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J Am Coll Health. 2010 Jan-Feb;58(4):365-72. doi: 10.1080/07448480903380268.

Abstinence and relapse rates following a college campus-based quit & win contest.

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  • 1Department of Medicine, Division of General Internal Medicine, University of Minnesota, Minneapolis 55414, USA.



To conduct and evaluate Quit & Win contests at 2 2-year college and 2 4-year university campuses.


During Spring semester, 2006, undergraduates (N = 588) interested in quitting smoking signed up for a Quit & Win 30-day cessation contest for a chance to win a lottery prize.


Participants (N = 588) completed a baseline survey, provided a urine sample to verify smoking status before joining the contest, and completed a follow-up survey at contest end to assess abstinence. Participants reporting continuous 30-day abstinence were surveyed again 2 weeks post contest to assess relapse.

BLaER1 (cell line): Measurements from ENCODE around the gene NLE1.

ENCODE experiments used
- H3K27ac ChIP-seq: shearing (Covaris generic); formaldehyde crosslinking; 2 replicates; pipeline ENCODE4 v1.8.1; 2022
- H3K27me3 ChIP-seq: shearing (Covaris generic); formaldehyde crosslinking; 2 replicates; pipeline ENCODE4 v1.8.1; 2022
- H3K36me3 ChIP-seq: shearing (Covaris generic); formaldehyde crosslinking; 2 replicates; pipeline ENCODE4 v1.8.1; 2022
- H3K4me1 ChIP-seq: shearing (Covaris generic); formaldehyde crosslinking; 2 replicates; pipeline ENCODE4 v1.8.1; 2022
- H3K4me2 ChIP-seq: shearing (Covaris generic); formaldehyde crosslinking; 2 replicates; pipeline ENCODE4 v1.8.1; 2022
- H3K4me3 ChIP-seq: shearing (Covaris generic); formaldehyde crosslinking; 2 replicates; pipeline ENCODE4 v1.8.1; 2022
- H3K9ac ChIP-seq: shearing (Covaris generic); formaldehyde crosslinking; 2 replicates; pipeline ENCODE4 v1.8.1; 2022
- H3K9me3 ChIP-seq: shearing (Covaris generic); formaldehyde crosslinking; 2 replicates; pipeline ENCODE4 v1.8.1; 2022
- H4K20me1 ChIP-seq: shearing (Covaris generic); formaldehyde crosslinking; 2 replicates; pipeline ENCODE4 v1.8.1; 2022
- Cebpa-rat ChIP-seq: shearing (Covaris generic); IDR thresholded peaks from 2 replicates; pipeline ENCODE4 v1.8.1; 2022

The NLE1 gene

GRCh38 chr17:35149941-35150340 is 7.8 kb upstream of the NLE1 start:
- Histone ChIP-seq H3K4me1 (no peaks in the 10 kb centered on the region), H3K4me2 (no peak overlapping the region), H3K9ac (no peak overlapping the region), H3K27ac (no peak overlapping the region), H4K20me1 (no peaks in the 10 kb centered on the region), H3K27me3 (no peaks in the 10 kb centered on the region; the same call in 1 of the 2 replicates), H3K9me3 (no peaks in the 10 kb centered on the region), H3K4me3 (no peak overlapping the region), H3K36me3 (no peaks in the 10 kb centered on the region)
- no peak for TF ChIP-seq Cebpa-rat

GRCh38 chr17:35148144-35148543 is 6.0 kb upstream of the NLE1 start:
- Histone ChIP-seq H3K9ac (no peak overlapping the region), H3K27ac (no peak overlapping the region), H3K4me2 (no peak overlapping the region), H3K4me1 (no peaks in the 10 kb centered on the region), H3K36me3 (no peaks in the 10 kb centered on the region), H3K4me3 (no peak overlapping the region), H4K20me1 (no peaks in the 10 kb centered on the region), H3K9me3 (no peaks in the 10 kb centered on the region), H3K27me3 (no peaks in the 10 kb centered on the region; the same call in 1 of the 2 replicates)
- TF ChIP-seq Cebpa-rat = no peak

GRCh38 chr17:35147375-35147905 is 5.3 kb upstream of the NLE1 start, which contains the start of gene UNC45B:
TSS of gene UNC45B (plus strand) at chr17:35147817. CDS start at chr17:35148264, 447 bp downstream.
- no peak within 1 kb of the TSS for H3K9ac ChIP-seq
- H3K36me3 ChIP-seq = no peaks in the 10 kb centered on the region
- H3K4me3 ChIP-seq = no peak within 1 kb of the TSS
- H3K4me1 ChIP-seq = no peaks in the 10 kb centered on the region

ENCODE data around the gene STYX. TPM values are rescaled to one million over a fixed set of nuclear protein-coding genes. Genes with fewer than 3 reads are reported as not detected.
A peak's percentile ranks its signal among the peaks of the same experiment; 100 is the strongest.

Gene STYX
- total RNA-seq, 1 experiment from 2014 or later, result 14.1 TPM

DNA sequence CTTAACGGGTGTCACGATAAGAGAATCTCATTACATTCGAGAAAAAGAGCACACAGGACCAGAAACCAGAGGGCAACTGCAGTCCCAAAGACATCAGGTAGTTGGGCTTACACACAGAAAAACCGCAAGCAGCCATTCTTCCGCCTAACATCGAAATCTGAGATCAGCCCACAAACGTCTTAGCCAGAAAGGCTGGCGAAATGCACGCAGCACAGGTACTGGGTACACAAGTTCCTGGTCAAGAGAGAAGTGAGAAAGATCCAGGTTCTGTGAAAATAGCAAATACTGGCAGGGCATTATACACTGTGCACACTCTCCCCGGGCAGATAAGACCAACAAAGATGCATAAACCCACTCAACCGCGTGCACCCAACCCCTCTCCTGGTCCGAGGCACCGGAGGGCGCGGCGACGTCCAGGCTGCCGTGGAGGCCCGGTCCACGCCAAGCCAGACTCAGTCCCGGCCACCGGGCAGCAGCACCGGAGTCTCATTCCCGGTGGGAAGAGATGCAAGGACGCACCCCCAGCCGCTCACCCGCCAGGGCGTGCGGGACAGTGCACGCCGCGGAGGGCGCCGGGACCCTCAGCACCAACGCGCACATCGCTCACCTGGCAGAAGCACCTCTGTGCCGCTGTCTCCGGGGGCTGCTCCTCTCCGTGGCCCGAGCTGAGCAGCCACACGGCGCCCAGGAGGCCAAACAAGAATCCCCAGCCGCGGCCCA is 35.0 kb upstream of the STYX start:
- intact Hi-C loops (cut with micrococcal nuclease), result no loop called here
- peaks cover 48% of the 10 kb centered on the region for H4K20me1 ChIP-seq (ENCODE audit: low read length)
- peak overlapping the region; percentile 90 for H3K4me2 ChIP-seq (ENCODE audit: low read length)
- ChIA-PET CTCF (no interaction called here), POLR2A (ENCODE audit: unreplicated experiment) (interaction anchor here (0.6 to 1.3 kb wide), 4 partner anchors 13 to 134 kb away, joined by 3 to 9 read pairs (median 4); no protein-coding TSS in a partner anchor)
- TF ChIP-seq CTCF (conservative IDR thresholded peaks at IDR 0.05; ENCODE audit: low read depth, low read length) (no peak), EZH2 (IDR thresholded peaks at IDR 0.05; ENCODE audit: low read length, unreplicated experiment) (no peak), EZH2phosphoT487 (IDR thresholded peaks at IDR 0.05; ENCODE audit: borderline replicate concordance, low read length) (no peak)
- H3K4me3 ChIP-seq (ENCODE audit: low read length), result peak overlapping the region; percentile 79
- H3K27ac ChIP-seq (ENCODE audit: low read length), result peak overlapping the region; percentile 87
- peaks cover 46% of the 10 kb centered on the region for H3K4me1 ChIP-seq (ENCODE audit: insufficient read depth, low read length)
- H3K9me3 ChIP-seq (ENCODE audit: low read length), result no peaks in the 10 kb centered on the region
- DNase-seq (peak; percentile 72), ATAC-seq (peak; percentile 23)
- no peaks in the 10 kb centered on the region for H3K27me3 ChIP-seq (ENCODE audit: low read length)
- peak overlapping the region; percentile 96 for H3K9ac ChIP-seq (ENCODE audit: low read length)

Participants smoked an average of 9.8 +/- 6.7 cigarettes/day on 26.7 +/- 5.7 days/month. Among participants completing a follow-up survey (74%), 72.1% reported abstinence during the entire contest period (Intent-to-Treat Analysis = 53.2%). 55.3% of those abstinent at the end of contest had resumed smoking 2 weeks post contest.


Campus Quit & Win contests appear feasible, acceptable, and effective at facilitating short-term abstinence. Further research is needed to identify strategies to prevent postcontest relapse.

[PubMed - indexed for MEDLINE]
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